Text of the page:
Crotamiton 10% for Scabies

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Crotamiton 10% for Scabies

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Generic NameBrand Name
crotamiton 10%Eurax

Crotamiton is available as a cream.

How It Works

Crotamiton can kill the scabies mite and also may relieve itching.

The medicine will come with instructions. And your doctor will also give you a treatment schedule. These instructions for using scabies medicines are a general guide for using scabies creams or ointments.

Why It Is Used

Crotamiton is used to kill scabies mites and their eggs. It is less commonly used to treat scabies than are other available medicines. Permethrin is the treatment of choice.1

How Well It Works

A medicine to treat a scabies infestation is successful when it kills all scabies mites and eggs. Crotamiton frequently fails to cure scabies.1 For this reason, permethrin or other medicine is usually preferred.

Side Effects

Crotamiton's side effects have not been well studied. Skin irritation is sometimes reported as a side effect.

See Drug Reference for a full list of side effects. (Drug Reference is not available in all systems.)

What To Think About

Crotamiton generally is not used to treat scabies.

It is common for itching to continue for up to several weeks after using a scabies medicine. This does not mean that the scabies mites are still alive. It means that the body is still reacting to the mites and their feces. Unless your doctor recommends it, do not apply scabies medicines more than once. Overuse of scabies medicines (such as reapplying the cream when only a single use is prescribed) can irritate the skin and may make itching worse.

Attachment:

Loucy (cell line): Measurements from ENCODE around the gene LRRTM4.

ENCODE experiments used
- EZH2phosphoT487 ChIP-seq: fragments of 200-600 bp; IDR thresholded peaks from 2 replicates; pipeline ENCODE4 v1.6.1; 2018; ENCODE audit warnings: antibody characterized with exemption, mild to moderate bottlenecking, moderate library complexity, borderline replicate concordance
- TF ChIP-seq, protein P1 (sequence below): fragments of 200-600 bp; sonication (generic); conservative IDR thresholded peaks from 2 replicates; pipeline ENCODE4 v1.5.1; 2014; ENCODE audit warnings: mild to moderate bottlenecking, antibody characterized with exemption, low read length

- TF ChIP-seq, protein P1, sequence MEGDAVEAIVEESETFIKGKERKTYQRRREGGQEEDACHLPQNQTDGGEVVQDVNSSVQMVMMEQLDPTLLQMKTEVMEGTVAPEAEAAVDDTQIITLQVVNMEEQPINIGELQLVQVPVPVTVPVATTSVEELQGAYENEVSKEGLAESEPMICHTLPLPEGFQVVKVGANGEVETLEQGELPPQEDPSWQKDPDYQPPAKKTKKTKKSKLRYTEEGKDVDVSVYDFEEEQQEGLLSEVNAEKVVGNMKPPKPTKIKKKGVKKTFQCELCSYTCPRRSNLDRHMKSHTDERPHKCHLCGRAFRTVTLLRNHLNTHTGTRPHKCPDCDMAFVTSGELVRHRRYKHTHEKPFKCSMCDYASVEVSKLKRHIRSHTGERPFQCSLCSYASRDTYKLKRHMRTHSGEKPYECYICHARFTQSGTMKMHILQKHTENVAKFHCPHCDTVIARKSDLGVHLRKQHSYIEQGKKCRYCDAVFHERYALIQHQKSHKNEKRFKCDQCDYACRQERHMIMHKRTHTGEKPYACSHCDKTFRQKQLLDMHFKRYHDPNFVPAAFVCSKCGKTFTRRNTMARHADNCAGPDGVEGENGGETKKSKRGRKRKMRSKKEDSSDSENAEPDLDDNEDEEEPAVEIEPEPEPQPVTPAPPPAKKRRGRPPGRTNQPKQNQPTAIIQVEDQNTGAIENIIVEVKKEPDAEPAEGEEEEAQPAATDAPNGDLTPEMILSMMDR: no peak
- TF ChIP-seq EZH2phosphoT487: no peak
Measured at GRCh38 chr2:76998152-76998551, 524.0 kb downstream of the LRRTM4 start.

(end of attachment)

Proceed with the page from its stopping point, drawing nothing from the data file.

Complete the new medication information form (PDF) (What is a PDF document?) to help you understand this medication.

References

Citations

  1. American Academy of Pediatrics (2009). Scabies. In LK Pickering et al., eds., Red Book: 2009 Report of the Committee on Infectious Diseases, 28th ed., pp. 589–591. Elk Grove Village, IL: American Academy of Pediatrics.

Credits

By Healthwise Staff
Primary Medical Reviewer Kathleen Romito, MD - Family Medicine
Primary Medical Reviewer Anne C. Poinier, MD - Internal Medicine
Specialist Medical Reviewer Alexander H. Murray, MD, FRCPC - Dermatology
Last Revised May 6, 2011

This information does not replace the advice of a doctor. Healthwise, Incorporated disclaims any warranty or liability for your use of this information.